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Re: Importing Artisan Chandeliers from S. Africa to US

08/03/2017 3:15 PM

Rest his soul.. you can be sure he's making a deal with his maker.

Otherwise he'd be after me for spilling the beans.

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#14
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Re: Importing Artisan Chandeliers from S. Africa to US

08/04/2017 2:31 AM

Oh he probably had some "Good Man" stickers made up....

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#15
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Re: Importing Artisan Chandeliers from S. Africa to US

08/04/2017 2:59 AM

Unless things have changed, there is no such thing as "UL Certified".

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#20
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Re: Importing Artisan Chandeliers from S. Africa to US

08/04/2017 5:01 PM

FYI.,.. UL went from using the term "listed" to "certified" about 12-18 months ago.

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#21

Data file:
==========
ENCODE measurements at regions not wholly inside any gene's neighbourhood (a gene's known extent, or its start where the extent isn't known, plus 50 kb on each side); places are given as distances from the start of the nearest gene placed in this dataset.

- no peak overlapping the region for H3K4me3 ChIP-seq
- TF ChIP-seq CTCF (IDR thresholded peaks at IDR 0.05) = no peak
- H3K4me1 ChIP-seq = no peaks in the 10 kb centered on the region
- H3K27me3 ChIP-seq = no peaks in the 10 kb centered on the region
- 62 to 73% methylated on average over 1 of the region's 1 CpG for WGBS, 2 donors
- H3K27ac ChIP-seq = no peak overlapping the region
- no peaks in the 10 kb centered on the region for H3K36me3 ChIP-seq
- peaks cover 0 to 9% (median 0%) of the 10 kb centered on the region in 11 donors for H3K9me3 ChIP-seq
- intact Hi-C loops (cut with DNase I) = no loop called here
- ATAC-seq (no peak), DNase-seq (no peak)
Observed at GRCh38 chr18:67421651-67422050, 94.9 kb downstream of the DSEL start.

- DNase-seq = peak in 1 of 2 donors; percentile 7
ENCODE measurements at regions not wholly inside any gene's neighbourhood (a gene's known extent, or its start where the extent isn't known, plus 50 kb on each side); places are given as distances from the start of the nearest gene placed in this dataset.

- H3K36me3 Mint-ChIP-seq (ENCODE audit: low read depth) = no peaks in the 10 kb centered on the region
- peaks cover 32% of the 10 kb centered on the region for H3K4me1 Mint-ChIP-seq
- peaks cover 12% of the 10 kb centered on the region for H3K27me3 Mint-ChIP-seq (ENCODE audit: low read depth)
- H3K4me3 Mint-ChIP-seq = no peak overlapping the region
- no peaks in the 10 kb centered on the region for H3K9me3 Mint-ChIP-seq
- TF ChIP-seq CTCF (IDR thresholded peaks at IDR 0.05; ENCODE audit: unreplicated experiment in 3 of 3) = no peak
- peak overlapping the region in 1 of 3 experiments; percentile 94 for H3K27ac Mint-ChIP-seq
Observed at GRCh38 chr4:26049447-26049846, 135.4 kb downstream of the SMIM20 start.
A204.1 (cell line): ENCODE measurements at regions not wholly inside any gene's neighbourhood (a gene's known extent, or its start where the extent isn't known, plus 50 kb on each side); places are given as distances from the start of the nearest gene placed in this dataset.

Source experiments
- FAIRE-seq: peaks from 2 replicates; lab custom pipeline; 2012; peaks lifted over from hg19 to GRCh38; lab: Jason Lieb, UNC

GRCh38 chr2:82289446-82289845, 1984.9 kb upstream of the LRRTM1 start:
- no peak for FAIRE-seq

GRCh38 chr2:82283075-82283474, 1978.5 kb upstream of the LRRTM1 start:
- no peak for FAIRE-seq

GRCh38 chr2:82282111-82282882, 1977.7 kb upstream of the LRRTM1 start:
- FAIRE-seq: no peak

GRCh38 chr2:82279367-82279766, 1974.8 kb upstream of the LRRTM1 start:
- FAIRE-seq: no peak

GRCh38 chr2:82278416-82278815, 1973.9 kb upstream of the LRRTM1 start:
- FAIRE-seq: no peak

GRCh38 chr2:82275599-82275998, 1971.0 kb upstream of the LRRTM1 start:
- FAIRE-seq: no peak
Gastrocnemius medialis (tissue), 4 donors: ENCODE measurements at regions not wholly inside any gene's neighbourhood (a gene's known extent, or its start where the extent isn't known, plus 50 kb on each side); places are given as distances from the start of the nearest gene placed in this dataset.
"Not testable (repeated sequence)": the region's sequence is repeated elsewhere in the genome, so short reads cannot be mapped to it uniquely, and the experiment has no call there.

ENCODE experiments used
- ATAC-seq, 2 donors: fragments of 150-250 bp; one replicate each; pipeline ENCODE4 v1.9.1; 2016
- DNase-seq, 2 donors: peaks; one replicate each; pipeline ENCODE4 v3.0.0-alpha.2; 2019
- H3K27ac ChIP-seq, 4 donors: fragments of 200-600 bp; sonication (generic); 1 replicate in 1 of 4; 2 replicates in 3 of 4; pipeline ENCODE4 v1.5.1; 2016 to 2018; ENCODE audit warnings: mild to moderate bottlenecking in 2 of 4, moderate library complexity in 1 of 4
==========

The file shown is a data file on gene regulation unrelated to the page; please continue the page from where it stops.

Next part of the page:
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Re: Importing Artisan Chandeliers from S. Africa to US

08/04/2017 5:54 PM

Well, then things have changed! Thanks for the update. Do they still do the Recognized Component scheme?

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#22
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Re: Importing Artisan Chandeliers from S. Africa to US

08/04/2017 11:52 PM

Yup... I have all their labels at the office. I can post them.

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#23
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Re: Importing Artisan Chandeliers from S. Africa to US

08/08/2017 3:34 PM

And that actually makes sense, since the UL's "list" would probably include products tested that FAILED to meet the standards. They need to keep track of all tests, so everything tested gets an ID number, which technically means it's "on the list."

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#16

Re: Importing Artisan Chandeliers from S. Africa to US

08/04/2017 10:05 AM

It seems that the better way to go about such a business venture is to create a certified and working prototype, then announce to the world that you plan to sell such product. Somebody with deeper pockets may grab and run with your idea and by the time you think your ready, they have already cornered the market.

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#17

Re: Importing Artisan Chandeliers from S. Africa to US

08/04/2017 11:16 AM